A few months ago, I shared my first impression of the commemorative Tokyo 2020 Olympics Fountain Pen. Usually, event memorabilia like this are left unused to be displayed or kept. But I inked mine and tried it out. have no regrets.

Read: Tokyo 2020 Fountain Pen unboxing

The unknown maker

For a big event such as the Olympics, big brands are expected to feature in official merch. That’s why it is no surprise to have Asics cover apparel, Bandai create plastic model kits, and Tomika produces car replicas.

For the Tokyo 2020 Olympics fountain pen, however, none from the big three seems to have been tapped. The maker is unknown up front, but a quick search of product code OL-FP001-G would lead to a listing under Nakabayashi, maker of Taccia fountain pens. The design seems unique for the games, as it doesn’t match any of its existing models. It also turns out that the company also produced other Tokyo 2020 stationery merch.

The boxed version of the Tokyo 2020 fountain pen is the only one confirmed to be from Taccia, however, with a Made in Taiwan tag and traceable product code. There are blister pack versions that have two-tone nibs but suffer from quality issues (like misaligned tines, logo placement), and are marked as Made in China. Be careful if someone passes them off as the same pens.

What’s good


Let us start with the most important part, the nib performance. It writes so smoothly that I don’t think I’ll have it ground to a cursive italic anymore. Ink might be a factor since I initially used Waterman Serenity Blue before switching to Waterman Mysterious Blue. But I’d rather use these safe inks than risk any stain.

But so far, so I haven’t seen any stray ink drop on the cap, where they usually end up in other pens. The section is also in brass instead of acrylic, and this part is usually the first to stain in demonstrators. It might be possible to use the pen as an eyedropper since the section already has an o-ring, but I wouldn’t do it on mine.

Writing sample using Waterman Mysterious Blue on Kokuyo Tokyo 2020 field notebook. Here’s a review of the field note.

Design-wise, logos of the Tokyo 2020 games and the iconic rings of the Olympics look like it’s printed pretty well unless you scratch it up really bad. The etched Tokyo 2020 line on the cap band is my favorite part.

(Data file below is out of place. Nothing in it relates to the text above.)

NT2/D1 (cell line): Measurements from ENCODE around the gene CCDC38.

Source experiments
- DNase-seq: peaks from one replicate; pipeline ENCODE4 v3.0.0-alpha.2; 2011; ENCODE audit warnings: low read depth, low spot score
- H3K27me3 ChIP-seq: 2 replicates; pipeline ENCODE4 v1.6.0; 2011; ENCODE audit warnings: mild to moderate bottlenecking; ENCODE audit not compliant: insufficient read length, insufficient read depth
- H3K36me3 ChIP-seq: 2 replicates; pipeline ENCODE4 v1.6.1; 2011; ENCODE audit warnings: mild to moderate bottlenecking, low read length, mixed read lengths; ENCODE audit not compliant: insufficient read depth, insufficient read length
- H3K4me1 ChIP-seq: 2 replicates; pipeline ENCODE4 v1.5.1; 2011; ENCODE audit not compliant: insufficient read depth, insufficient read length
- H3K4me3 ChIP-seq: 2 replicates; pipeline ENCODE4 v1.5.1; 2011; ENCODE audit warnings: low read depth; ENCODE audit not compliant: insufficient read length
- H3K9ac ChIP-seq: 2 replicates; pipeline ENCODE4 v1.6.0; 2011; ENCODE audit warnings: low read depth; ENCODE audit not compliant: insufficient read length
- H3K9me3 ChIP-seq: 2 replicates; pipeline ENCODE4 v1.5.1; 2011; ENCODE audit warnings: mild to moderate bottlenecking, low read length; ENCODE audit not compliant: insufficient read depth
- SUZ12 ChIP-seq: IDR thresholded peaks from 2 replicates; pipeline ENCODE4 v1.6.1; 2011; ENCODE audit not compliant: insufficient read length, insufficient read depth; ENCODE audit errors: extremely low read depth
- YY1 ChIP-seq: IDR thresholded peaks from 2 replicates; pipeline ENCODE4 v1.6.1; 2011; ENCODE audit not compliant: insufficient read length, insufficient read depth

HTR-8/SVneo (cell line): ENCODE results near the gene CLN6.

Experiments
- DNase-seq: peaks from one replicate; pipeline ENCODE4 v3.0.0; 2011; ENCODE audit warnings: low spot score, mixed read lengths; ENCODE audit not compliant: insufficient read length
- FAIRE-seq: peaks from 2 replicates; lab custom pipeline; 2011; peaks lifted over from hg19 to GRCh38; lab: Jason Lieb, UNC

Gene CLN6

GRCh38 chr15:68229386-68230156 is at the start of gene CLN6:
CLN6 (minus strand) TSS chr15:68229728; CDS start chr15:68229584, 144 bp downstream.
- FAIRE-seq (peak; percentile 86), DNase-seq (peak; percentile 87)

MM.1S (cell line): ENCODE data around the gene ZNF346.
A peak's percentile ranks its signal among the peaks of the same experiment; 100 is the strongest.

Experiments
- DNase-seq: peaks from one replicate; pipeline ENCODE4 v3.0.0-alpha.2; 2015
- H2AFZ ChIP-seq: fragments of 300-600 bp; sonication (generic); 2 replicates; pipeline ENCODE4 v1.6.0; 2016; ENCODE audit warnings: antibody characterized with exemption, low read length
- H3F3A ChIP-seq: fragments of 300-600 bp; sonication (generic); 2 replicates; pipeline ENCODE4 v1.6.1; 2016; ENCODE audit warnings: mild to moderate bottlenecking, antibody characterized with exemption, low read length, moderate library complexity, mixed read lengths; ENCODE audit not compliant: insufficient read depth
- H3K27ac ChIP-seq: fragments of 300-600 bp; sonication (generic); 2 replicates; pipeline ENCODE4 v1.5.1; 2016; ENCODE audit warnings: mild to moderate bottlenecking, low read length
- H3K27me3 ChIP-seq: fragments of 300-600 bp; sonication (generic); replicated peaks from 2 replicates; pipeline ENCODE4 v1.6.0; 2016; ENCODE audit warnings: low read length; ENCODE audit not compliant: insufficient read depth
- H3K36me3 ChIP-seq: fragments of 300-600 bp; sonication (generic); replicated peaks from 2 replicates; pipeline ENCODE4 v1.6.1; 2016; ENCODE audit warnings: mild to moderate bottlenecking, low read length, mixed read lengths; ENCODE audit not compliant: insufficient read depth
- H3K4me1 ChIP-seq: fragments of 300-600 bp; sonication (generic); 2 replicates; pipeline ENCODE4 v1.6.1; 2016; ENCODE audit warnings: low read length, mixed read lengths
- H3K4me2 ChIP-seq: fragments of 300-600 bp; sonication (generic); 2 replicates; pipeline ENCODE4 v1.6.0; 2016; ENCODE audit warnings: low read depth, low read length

One minor thing but a big factor for some: the nib aligns with the clip when capped. Not sure if I got lucky with that or all demos in this line are made that way.

Read: Review – Kokuyo Tokyo 2020 Field Notebook

What’s iffy

Since the section and the barrel screw are made of brass, there were weight issues that took me a while to get over with. I love light pens, but the brass is positioned deep into the barrel that the balance is quite off. Then again, that might be because I grip close to the nib. This might not be an issue for those who hold their pens a good inch away from the nib.

If you’re also expecting the Japanese kind of fine nib, it writes more like a Western fine or a Japanese medium. Good thing it is a smooth writer.

As mentioned in the unboxing post, the nib is boring. Putting the Tokyo 2020 Olympic logo would have made it look much better. Or maybe they could have played with the iconic rings.

Noob verdict

In an alternate universe where the pandemic never spread globally, I would have gone to the Tokyo 2020 Olympics’ opening ceremonies with my sister. But COVID-19 happened and its mishandling by authorities brought us to a global game where local and overseas fans are banned and infection scare is real within the Olympic village with under a week to go before it starts.

So buying merch is the next best thing. The Tokyo 2020 Olympics fountain pen was hard to find in the website (it had no search function), but I’m glad they made this. I’m also grateful that a got this as an advanced graduation gift, which reminds me that I have a thesis to finish.

But even if I had to buy it, this demonstrator is still worth it. I think it is also the best-looking fountain pen version. Don’t mind that it’s almost a thousand yen more expensive than the others. Its gold color fits a top podium finish.

When it comes to using, I found that I’d reach for it most of the time for quick jots. It is that smooth! Writing with it for a long time, however, used to be quite a pain. But I figured out a sweet spot on how to grip it, so all good.

If you have a Japanese address and can wait for a while, and if you love most things Japanese (like me), you won’t regret getting this. Even if the nib design could use a bit more life.

The Tokyo 2020 fountain pen’s demonstrator version is ¥11,000 on the official website. Another version comes in Navy with silver for ¥9,900, while a set of five following the Olympic ring colors costs ¥49,500. This is different from the blister pack variant, which sells for ¥980.